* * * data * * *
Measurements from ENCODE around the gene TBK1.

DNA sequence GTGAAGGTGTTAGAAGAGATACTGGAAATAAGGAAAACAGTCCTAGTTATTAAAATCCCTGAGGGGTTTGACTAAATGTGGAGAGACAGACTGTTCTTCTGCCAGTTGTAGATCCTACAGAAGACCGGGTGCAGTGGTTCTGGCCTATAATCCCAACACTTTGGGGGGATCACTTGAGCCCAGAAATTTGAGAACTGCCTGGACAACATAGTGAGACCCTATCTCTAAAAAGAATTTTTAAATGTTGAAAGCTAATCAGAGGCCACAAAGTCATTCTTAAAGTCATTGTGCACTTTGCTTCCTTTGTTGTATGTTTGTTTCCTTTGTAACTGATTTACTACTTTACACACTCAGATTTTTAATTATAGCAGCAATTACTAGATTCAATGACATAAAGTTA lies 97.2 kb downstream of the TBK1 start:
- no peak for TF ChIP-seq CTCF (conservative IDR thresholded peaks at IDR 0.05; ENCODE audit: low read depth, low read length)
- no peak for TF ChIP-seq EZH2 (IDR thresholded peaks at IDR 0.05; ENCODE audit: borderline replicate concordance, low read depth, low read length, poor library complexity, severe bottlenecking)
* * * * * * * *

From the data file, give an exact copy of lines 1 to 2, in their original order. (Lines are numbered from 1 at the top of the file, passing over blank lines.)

Measurements from ENCODE around the gene TBK1.

DNA sequence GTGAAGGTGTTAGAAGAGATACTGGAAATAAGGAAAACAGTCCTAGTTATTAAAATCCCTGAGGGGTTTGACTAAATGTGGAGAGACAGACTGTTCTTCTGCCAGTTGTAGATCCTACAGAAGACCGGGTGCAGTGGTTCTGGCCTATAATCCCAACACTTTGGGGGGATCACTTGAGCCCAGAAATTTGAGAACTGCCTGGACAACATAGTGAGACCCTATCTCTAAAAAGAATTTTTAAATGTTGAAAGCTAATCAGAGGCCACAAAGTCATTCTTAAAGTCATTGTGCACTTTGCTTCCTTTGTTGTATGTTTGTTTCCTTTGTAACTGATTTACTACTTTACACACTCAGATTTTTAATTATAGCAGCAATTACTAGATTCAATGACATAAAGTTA lies 97.2 kb downstream of the TBK1 start: